The Rodriguez group used nanophotonic techniques, which involved measuring how light would interact with the structures, to get at the complex equations of how the force arises from the interaction of two plates.

The silicon device included a small mechanical spring that the researchers used to measure the force between the two plates, and to verify that the quantum force can be repulsive. The roughly T-shaped silicon teeth are what allow the repulsive force to form. The repulsion comes from how different parts of the surface interact with the opposite surface.

“We tried to think about what kind of shapes Chan’s group would have to fabricate to lead to a significant repulsive force, so we did some background studies and calculations to make sure they would see enough non-monotonicity as to be measurable,” Rodriguez said.

Going forward, the researchers plan to explore other configurations that may give rise to even larger repulsive forces and more well-defined repulsion at larger separations.

Funding for the study came from the Research Grants Council of Hong Kong and the National Science Foundation (grant no. DMR-1454836).

The paper, “Measurement of non-monotonic Casimir forces between silicon nanostructures,” by L. Tang, M. Wang, C. Y. Ng, M. Nikolic, C. T. Chan, A. W. Rodriguez and H. B. Chan was published in the journal Nature Photonics online Jan. 9, 2017 and in the February 2017 issue. Nature Photonics 97–101(2017) doi:10.1038/nphoton.2016.254.

Artificial topological matter opens new research directions

By Catherine Zandonella, Office of the Dean for Research

An international team of researchers have created a new structure that allows the tuning of topological properties in such a way as to turn on or off these unique behaviors. The structure could open up possibilities for new explorations into the properties of topological states of matter.

“This is an exciting new direction in topological matter research,” said M. Zahid Hasan, professor of physics at Princeton University and an investigator at Lawrence Berkeley National Laboratory in California who led the study, which was published March 24th in the journal Science Advances. “We are engineering new topological states that do not occur naturally, opening up numerous exotic possibilities for controlling the behaviors of these materials.”

The new structure consists of alternating layers of topological and normal, or trivial, insulators, an architecture that allows the researchers to turn on or off the flow of current through the structure. The ability to control the current suggests possibilities for circuits based on topological behaviors, but perhaps more importantly presents a new artificial crystal lattice structure for studying quantum behaviors.

Theories behind the topological properties of matter were the subject of the 2016 Nobel Prize in physics awarded to Princeton University’s F. Duncan Haldane and two other scientists. One class of matter is topological insulators, which are insulators on the inside but allow current to flow without resistance on the surfaces.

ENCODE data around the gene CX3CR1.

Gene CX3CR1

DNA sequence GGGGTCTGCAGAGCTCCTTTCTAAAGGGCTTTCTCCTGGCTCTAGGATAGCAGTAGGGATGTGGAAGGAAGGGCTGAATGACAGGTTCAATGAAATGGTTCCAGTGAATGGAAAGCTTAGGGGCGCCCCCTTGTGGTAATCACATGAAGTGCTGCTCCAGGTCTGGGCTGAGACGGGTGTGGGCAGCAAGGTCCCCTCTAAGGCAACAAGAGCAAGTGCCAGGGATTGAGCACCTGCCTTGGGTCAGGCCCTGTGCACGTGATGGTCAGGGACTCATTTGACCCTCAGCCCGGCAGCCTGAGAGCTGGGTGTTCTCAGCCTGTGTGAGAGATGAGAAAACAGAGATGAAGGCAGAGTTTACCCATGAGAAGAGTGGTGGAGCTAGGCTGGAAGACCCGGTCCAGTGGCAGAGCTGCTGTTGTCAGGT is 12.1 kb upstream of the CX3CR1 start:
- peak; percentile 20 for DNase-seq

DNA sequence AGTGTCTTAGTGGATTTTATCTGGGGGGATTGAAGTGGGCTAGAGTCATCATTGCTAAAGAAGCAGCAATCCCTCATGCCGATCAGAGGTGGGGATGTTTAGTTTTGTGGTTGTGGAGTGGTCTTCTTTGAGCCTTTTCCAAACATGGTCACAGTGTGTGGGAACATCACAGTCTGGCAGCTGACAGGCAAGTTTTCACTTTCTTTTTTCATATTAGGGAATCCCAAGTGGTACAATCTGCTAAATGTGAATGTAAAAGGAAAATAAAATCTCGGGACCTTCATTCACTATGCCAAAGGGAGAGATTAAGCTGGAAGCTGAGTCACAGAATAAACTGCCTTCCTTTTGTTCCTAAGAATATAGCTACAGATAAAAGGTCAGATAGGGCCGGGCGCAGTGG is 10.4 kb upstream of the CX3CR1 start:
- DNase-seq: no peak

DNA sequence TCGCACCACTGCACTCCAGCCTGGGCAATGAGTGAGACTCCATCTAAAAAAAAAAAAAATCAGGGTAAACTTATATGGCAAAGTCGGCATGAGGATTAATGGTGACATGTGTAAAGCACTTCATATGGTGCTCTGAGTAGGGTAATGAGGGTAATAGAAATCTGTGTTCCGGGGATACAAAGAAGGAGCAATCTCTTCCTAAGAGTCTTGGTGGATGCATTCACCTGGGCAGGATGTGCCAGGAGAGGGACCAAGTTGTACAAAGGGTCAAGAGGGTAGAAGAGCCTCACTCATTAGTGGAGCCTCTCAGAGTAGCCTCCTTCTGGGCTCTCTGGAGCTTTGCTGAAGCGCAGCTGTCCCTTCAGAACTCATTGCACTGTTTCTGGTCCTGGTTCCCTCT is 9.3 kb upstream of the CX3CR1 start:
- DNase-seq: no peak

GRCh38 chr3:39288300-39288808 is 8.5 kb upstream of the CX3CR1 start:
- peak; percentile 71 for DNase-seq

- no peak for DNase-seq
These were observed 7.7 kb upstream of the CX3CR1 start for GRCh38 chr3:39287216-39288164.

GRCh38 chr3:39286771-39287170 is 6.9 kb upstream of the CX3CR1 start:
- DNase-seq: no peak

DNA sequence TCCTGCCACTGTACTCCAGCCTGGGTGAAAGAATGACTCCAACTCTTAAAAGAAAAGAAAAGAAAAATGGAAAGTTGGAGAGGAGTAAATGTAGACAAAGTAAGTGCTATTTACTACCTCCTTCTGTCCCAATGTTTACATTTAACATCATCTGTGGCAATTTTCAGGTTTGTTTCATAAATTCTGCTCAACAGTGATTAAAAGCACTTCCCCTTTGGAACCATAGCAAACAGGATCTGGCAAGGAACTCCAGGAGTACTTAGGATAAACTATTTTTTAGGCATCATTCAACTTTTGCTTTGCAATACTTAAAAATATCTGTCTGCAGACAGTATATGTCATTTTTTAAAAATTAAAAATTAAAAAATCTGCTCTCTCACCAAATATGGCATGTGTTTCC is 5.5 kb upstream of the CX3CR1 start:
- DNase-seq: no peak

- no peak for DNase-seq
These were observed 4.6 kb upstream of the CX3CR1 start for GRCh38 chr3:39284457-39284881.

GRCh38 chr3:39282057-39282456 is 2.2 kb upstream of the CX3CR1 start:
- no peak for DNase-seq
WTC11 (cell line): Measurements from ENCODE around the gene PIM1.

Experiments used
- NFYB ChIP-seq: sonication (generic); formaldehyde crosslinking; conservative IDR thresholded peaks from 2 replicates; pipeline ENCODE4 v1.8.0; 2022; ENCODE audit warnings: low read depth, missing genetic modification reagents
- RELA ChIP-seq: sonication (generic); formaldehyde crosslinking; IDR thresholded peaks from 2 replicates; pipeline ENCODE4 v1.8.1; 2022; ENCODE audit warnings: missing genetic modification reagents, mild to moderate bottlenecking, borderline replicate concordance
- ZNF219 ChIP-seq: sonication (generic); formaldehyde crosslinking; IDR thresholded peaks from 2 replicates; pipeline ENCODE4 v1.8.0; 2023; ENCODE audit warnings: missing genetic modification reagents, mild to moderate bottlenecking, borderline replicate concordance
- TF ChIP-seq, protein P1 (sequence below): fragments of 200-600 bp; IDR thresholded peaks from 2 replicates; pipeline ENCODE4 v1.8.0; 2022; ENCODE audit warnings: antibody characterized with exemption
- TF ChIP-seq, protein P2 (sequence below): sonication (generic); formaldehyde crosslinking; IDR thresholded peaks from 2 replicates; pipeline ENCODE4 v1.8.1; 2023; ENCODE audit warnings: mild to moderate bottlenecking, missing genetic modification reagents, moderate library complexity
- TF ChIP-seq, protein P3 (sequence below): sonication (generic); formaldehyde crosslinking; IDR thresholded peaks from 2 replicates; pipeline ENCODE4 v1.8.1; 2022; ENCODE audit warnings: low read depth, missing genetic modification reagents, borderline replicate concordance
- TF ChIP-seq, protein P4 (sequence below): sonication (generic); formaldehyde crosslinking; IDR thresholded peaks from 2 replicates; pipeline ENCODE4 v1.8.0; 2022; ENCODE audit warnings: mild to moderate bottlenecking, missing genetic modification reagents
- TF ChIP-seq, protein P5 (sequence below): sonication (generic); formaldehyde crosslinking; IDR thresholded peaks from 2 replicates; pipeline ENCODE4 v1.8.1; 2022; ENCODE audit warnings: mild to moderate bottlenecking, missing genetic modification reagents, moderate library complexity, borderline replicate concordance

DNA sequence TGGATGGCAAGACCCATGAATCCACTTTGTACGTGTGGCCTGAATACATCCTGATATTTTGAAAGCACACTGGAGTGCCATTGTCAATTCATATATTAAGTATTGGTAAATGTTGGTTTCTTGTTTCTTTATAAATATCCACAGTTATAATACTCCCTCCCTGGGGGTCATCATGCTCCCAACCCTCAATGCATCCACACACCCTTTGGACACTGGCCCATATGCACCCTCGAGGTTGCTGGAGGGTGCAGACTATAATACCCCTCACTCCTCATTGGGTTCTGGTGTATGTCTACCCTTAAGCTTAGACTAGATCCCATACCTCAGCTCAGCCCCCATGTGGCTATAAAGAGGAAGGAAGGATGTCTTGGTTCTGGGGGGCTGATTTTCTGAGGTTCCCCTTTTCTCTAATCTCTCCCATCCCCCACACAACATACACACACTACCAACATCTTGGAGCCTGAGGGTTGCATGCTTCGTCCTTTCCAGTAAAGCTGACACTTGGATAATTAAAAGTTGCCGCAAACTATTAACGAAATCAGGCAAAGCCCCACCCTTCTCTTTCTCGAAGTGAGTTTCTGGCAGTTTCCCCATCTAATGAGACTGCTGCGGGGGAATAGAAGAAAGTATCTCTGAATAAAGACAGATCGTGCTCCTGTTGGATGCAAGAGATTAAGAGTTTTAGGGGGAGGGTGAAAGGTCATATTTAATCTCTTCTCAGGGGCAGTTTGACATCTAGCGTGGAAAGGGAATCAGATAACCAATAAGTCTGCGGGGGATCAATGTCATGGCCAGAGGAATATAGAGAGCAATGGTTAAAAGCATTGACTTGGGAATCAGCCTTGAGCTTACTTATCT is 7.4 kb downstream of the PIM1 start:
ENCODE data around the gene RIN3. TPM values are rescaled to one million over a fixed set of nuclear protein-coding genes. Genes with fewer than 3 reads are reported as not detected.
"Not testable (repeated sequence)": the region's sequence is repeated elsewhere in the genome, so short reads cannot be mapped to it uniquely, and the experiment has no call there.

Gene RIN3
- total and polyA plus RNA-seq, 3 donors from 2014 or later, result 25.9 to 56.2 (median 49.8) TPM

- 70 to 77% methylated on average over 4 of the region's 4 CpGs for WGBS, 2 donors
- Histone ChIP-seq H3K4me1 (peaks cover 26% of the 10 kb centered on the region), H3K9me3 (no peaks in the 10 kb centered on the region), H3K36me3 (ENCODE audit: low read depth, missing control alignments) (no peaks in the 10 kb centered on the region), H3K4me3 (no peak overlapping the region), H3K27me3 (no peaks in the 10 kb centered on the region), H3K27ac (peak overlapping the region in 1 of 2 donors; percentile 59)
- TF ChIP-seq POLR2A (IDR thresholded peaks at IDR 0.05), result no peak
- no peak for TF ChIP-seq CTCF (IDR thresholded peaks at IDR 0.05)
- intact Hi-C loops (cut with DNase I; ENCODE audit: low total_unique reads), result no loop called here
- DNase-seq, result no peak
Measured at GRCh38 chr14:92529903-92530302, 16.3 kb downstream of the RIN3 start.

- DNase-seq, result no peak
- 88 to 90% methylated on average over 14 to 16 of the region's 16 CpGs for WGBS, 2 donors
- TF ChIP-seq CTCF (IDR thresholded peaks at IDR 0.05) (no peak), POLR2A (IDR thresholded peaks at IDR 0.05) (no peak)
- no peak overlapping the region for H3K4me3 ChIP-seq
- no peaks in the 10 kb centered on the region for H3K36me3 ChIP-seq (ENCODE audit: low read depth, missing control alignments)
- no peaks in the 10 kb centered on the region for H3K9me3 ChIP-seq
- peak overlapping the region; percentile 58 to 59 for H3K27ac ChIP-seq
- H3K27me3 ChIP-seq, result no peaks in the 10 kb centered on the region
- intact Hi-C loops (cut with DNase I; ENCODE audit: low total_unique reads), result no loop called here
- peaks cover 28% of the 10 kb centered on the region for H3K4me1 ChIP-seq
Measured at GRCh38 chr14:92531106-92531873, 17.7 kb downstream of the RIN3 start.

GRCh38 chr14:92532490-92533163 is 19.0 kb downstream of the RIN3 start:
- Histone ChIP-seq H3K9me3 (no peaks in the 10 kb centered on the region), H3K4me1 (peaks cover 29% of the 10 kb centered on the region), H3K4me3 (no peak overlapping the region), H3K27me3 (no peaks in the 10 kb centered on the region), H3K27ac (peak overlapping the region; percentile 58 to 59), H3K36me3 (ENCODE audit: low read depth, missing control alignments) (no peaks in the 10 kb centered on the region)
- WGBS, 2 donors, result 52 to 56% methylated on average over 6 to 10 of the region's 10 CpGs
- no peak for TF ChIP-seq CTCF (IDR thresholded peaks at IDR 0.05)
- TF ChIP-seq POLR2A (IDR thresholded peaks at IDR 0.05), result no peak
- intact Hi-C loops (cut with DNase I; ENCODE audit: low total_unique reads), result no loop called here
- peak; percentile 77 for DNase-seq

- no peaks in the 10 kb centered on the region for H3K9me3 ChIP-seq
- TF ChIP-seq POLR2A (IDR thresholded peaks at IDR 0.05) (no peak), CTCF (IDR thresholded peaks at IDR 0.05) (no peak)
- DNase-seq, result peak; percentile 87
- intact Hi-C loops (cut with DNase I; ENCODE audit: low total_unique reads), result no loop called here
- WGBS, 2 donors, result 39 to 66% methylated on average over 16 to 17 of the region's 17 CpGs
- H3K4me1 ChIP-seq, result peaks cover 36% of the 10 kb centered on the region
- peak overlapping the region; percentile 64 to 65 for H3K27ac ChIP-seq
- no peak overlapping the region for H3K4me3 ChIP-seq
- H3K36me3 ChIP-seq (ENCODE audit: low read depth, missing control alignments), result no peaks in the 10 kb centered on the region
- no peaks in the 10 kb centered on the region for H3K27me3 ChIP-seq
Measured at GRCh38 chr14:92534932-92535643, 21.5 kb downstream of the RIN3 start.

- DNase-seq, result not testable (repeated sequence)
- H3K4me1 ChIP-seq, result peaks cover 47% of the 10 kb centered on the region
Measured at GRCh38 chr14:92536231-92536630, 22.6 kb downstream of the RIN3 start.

In the new structure, interfaces between the layers create a one-dimensional lattice in which topological states can exist. The one-dimensional nature of the lattice can be thought of as if one were to cut into the material and remove a very thin slice, and then look at the thin edge of the slice. This one-dimensional lattice resembles a chain of artificial atoms. This behavior is emergent because it arises only when many layers are stacked together.

Artificial topological matter
The researchers made different samples where they could control how the electrons tunnel from interface to interface through alternating layers of trivial and topological insulators, forming an emergent, tunable one-dimensional quantum lattice. The top panel (A, B, C, and D) shows a structure where the trivial layer is relatively thin, enabling electron-like particles to tunnel through the layers (topological phase). The bottom panel (G, H, I, and J) shows a structure where the trivial insulator is relatively thick and blocks tunneling (trivial phase). (Image courtesy of Science/AAAS)

By changing the composition of the layers, the researchers can control the hopping of electron-like particles, called Dirac fermions, through the material. For example, by making the trivial-insulator layer relatively thick – still only about four nanometers – the Dirac fermions cannot travel through it, making the entire structure effectively a trivial insulator. However, if the trivial-insulator layer is thin – about one nanometer – the Dirac fermions can tunnel from one topological layer to the next.

To fashion the two materials, the Princeton team worked with researchers at Rutgers University led by Seongshik Oh, associate professor of physics, who in collaboration with Hasan and others showed in 2012 that adding indium to a topological insulator, bismuth selenide, caused it to become a trivial insulator. Prior to that, bismuth selenide (Bi2Se3) was theoretically and experimentally identified as a topological insulator by Hasan’s team, a finding which was published in the journal Nature in 2009.

“We had shown that, depending on how much indium you add, the resulting material had this nice tunable property from trivial to topological insulator,” Oh said, referring to the work published in Physical Review Letters in 2012.

Graduate students Ilya Belopolski of Princeton and Nikesh Koirala of Rutgers combined two state-of-the-art techniques with new instrumentation development and worked together on layering these two materials, bismuth selenide and indium bismuth selenide, to design the optimal structure. One of the challenges was getting the lattice structures of the two materials to match up so that the Dirac fermions can hop from one layer to the next. Belopolski and Suyang Xu worked with colleagues at Princeton University, Lawrence Berkeley National Laboratory and multiple institutions to use high resolution angle-resolved photoemission spectroscopy  to optimize the behavior of the Dirac fermions based on a growth to measurement feedback loop.